Several years ago a young woman wearing a black hijab applied for a retail job at a national chain in a Tulsa mall. The retailer, which caters to the young and fashionable, has a strict dress code which prohibits, among other things, the wearing of “caps” and black clothing. After in-person interviews and multiple discussions at several levels of the company, the retailer determined that the young woman would not be hired for the sales floor job. The reason driving the hiring decision was the Hijab.
The Equal Employment Opportunity Commission (“EEOC”) sued the retailer on behalf of the young woman. The retailer vigorously defended its hiring decision. After conducting discovery, the parties both filed motions with the Court that asked the Court to rule, as a matter of law, in their favor. The EEOC convinced the trial judge that the retailer violated Title VII’s prohibition against discrimination based on religion by refusing to hire the young woman. The retailer appealed.
In a lengthy decision, the Tenth Circuit Court of Appeals reversed the trial court but did not send the case back to the trial court for a trial on the merits. Rather, in a decision filed October 1, 2013, the Court entered judgment in favor of the retailer. Central to the majority’s decision was the fact that the young woman never told the retailer that she was wearing the Hijab for religious reasons. The appellate court also relied on the EEOC’s expert witness’s testimony that “although some Muslim women wear hijabs for religious reasons, those are not the only reasons that Muslim women wear hijabs; for example, some do so for cultural reasons or in order to demonstrate a personal rejection of certain aspects of Western-style dress.” The EEOC’s witness also “testified that, in understanding the reasons why people maintain certain styles of dress … the question is, what is their motivation.” Thus, the Court concluded that because “Title VII’s conception of religion as a uniquely personal and individual matter,” it is up to an individual to notify his or her employer (or potential employer) of a closely held religious belief that needs to be accommodated.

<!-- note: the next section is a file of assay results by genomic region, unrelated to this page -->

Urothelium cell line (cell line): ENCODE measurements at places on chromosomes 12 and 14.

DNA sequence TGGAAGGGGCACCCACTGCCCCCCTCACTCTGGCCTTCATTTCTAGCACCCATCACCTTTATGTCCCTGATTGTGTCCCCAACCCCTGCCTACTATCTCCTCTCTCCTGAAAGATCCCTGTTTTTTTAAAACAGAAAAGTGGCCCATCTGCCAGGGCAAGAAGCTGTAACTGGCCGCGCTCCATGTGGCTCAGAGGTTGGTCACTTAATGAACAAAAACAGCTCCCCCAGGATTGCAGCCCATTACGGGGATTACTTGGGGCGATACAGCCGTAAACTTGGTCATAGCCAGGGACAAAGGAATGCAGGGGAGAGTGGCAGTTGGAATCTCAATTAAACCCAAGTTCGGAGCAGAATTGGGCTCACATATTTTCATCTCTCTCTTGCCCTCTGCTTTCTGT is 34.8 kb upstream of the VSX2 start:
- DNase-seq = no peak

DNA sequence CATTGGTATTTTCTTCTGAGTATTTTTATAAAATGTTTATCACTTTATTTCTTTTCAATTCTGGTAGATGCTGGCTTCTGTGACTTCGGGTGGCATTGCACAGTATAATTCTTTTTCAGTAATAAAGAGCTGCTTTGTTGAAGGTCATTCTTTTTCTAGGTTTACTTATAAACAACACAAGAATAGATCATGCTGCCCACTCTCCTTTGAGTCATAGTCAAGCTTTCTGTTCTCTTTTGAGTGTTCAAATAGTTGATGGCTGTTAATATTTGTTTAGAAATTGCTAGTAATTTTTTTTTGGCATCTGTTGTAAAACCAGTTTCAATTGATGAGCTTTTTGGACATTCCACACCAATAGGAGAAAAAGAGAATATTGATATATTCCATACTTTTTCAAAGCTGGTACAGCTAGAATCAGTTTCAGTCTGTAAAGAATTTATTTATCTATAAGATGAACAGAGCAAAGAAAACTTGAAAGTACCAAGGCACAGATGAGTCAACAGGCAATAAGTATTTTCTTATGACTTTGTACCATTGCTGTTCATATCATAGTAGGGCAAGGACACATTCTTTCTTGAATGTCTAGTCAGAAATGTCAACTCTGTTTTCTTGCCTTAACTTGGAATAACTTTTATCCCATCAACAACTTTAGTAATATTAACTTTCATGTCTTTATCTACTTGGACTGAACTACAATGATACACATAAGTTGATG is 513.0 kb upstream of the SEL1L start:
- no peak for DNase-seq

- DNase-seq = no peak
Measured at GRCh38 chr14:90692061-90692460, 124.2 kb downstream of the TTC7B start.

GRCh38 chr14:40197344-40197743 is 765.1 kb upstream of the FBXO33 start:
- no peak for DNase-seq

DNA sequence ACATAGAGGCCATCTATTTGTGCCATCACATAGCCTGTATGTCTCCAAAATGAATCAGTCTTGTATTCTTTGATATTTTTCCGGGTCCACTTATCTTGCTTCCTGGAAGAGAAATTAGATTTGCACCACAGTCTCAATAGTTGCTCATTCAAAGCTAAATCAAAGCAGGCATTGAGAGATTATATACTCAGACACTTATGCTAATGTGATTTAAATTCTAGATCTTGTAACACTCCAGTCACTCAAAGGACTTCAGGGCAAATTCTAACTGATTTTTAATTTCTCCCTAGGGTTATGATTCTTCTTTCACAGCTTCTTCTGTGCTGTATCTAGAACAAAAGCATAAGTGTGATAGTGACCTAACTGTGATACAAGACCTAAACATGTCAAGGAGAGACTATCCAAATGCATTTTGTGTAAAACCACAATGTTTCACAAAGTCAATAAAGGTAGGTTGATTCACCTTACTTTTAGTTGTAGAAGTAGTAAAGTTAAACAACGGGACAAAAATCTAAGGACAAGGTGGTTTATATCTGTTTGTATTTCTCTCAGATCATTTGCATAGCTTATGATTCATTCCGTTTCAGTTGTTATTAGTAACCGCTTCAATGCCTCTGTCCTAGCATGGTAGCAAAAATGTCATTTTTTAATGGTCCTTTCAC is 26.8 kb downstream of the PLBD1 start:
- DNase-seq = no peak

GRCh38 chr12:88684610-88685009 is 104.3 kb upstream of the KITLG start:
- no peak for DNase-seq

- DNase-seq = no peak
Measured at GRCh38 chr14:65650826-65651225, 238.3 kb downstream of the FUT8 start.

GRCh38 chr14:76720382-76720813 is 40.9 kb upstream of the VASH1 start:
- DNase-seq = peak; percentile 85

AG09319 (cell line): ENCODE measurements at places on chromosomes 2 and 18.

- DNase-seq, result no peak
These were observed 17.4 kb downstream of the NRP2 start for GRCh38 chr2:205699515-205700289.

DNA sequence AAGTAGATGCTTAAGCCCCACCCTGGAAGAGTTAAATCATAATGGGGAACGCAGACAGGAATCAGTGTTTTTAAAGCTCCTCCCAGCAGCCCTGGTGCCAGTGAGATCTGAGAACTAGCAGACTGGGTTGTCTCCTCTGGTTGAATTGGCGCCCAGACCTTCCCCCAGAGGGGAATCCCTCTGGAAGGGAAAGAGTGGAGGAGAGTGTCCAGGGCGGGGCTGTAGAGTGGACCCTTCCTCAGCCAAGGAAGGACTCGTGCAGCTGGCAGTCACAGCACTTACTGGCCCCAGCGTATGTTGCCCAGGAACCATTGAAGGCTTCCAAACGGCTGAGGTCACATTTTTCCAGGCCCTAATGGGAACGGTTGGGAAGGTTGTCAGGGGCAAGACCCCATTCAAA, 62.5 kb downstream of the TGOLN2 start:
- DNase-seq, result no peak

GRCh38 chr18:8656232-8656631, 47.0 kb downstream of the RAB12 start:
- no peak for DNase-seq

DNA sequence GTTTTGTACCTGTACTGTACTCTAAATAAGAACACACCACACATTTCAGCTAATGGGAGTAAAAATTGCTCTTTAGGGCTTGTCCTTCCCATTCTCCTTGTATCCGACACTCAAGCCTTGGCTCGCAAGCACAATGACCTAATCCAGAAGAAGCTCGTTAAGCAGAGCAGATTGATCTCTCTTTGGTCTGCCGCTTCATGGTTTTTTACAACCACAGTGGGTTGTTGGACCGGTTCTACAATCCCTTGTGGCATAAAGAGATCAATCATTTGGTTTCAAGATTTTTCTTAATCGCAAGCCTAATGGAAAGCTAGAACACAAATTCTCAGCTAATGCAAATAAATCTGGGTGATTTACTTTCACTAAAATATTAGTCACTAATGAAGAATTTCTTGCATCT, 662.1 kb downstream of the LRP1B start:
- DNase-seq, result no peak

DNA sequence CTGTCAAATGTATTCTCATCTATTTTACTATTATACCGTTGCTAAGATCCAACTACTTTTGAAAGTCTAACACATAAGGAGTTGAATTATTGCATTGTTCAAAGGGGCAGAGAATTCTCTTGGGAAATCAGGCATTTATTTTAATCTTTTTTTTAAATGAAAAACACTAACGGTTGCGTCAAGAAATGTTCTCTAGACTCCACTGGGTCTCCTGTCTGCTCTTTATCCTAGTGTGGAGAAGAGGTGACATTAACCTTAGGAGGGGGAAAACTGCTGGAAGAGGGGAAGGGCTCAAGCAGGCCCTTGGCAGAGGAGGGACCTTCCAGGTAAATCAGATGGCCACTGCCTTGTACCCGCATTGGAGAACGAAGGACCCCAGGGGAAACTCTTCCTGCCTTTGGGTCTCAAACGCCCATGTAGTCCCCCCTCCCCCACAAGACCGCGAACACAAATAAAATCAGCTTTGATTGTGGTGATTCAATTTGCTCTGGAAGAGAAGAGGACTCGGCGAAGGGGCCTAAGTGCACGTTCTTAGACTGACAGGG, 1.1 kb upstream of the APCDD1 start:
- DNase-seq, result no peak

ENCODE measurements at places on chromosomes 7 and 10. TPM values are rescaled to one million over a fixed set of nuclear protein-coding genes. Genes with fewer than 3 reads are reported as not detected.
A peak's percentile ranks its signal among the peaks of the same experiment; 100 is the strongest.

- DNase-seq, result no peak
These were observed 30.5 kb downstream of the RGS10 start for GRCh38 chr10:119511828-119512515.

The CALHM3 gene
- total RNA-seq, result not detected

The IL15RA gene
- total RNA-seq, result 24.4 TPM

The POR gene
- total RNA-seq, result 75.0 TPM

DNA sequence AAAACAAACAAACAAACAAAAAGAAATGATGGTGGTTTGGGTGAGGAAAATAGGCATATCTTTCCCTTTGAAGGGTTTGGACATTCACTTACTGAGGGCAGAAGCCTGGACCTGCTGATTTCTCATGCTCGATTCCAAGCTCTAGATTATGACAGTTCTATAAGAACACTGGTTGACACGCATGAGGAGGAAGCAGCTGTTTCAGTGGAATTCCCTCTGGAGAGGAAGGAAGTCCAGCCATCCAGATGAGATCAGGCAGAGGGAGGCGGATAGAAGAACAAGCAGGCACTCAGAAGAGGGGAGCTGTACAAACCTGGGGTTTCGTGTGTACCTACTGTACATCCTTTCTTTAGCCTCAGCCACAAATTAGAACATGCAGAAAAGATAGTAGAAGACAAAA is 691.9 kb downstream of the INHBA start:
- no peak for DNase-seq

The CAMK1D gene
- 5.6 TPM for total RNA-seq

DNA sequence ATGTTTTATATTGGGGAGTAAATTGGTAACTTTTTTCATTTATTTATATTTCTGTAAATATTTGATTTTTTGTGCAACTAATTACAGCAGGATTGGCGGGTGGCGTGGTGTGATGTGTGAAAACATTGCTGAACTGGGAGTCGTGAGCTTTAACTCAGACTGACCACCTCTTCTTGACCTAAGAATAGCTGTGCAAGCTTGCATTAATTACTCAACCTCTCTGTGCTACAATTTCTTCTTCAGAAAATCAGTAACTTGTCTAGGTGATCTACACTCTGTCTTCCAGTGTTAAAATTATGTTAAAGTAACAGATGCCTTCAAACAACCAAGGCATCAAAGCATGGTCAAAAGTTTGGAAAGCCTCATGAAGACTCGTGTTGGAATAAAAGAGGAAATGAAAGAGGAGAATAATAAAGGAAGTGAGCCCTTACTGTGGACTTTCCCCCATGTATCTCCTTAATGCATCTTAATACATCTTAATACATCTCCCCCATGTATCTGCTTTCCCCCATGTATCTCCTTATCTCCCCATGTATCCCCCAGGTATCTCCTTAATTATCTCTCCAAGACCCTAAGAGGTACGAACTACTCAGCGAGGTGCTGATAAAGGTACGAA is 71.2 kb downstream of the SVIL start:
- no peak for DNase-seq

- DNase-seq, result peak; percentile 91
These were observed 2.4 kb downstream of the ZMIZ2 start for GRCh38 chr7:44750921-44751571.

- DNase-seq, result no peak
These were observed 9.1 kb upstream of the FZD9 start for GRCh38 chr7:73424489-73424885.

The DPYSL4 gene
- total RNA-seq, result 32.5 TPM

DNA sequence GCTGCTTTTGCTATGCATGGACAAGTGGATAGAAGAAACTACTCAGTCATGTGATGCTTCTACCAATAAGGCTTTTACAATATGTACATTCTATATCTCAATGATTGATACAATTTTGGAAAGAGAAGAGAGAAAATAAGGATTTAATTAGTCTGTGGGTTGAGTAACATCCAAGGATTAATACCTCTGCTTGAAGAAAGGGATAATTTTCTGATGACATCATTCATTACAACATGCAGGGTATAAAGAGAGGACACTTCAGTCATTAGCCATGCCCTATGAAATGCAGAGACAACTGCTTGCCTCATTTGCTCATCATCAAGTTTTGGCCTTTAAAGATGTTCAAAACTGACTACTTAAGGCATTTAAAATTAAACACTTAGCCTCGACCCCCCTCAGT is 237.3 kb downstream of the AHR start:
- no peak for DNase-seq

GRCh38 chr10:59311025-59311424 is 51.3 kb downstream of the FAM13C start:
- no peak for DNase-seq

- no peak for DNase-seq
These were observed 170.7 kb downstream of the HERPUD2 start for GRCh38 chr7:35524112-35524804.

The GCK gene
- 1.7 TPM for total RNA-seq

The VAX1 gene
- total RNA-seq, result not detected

On October 1, 2014, the United States Supreme Court decided to hear the EEOC’s appeal of the Tenth Circuit’s decision. It will be interesting to see if the Supreme Court’s decision favors the EEOC’s position or the Circuit Court’s. A quick survey of the internet shows the pundits’ opinions are clearly split. One can only hope that the Court provides clear guidance to assist employers in negotiating the tension that might exist between an employee’s or applicant’s religious beliefs and the employer’s dress code. Does a hiring employer need to observe an employee’s manner of dress (whether it is a Hijab; a cross; a woman wearing a skirt and not slacks; or a man’s facial hair), determine that the manner of dress is necessitated by the applicant’s closely held religious belief and then accommodate that belief? If it is up to the employer to guess as to the nature and extent of an employee’s personal religious belief, employers need to beef up their research into the various recognized religions (obscure or not) and education of hiring managers so that they are not subject to a Title VII religious discrimination claim when a Pastafarian applicant appears for an interview wearing a spaghetti strainer on her head (http://www.venganza.org/) or something equally authentic but far from the mainstream.